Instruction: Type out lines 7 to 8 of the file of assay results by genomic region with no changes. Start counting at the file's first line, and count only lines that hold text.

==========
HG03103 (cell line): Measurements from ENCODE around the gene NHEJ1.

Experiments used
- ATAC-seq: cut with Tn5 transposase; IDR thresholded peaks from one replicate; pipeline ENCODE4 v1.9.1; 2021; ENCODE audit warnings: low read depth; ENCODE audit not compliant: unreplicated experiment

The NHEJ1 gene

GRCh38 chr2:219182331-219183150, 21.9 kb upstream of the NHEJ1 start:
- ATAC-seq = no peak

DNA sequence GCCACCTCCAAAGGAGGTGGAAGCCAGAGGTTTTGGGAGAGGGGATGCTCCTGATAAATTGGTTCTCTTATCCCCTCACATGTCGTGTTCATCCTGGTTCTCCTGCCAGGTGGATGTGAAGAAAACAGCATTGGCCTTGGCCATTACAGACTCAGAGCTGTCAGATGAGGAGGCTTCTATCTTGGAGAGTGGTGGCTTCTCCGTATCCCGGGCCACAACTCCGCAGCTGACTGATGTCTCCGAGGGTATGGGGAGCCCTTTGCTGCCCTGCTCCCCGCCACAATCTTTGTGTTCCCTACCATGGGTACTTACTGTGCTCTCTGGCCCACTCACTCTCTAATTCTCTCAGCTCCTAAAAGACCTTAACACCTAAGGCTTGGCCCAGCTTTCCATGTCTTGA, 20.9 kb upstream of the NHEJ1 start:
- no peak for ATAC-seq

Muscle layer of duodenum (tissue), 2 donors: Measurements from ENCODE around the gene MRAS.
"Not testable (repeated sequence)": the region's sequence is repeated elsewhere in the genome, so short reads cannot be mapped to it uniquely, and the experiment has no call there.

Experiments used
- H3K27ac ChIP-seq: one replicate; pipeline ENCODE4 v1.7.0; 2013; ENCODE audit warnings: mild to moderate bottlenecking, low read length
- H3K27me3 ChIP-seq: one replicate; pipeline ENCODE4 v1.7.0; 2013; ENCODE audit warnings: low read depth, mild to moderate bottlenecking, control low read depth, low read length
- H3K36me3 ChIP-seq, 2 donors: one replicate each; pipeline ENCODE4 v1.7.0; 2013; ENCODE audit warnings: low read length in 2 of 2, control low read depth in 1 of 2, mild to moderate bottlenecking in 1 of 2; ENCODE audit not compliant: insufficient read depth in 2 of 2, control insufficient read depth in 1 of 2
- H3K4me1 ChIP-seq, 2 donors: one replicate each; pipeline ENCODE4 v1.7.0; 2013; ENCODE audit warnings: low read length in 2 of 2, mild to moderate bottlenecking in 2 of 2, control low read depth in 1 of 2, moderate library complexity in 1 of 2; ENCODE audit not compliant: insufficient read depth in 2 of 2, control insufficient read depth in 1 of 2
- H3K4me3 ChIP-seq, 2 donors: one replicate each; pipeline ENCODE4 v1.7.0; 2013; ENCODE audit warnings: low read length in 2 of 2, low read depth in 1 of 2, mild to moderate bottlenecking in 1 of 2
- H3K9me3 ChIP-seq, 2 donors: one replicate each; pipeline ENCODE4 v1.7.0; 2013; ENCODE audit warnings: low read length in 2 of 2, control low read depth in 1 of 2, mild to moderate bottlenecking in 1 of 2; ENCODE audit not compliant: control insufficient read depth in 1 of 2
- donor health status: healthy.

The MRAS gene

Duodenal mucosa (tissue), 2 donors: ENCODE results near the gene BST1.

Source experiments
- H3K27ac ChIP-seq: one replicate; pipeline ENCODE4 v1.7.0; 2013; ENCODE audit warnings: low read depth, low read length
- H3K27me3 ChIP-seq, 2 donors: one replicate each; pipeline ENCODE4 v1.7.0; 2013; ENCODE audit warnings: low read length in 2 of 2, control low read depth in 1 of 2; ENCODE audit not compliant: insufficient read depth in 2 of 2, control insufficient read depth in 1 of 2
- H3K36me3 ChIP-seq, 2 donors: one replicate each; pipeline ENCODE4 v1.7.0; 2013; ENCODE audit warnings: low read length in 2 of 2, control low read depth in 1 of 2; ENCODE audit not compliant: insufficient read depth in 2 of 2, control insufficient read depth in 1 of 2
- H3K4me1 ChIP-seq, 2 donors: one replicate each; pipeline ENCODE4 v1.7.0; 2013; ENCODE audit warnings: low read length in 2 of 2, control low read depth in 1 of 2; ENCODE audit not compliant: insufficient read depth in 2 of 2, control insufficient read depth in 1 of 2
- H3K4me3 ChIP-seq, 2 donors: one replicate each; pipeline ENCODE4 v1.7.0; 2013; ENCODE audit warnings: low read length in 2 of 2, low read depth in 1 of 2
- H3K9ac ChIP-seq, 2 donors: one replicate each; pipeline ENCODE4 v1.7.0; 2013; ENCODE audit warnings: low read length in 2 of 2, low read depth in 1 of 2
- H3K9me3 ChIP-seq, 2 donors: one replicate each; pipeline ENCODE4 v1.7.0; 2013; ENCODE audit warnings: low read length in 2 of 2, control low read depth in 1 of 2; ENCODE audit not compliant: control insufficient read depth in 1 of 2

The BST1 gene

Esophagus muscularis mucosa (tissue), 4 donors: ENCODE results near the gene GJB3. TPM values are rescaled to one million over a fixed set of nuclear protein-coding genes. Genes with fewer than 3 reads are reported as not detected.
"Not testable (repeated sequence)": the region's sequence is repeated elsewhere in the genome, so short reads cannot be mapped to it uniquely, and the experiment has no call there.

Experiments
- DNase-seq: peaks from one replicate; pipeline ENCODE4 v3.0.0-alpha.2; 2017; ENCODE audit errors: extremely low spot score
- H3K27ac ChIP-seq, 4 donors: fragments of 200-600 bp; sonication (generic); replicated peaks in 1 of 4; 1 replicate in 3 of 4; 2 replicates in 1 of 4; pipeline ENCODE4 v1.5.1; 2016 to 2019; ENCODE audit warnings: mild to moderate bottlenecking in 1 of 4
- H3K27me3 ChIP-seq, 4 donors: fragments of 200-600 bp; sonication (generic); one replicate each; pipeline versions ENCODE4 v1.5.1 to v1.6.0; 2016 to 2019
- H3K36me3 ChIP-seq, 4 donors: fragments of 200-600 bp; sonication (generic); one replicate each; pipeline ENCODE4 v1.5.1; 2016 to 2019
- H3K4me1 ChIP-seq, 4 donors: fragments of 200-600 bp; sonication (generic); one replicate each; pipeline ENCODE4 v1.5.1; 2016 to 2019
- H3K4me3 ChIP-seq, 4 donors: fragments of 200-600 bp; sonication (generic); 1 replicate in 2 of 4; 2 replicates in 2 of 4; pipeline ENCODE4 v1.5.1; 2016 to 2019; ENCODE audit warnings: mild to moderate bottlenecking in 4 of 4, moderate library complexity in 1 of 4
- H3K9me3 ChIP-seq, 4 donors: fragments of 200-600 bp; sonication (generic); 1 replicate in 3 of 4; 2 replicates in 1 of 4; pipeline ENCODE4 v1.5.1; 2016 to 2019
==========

DNA sequence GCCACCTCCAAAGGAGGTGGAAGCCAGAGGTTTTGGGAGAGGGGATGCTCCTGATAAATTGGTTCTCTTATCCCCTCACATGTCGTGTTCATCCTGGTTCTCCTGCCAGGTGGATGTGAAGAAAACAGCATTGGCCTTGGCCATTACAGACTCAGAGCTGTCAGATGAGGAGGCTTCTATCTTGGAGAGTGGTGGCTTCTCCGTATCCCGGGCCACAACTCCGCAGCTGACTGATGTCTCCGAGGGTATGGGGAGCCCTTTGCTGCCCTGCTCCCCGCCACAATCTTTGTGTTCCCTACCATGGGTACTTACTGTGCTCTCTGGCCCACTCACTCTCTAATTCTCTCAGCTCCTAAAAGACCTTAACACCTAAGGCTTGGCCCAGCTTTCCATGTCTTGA, 20.9 kb upstream of the NHEJ1 start:
- no peak for ATAC-seq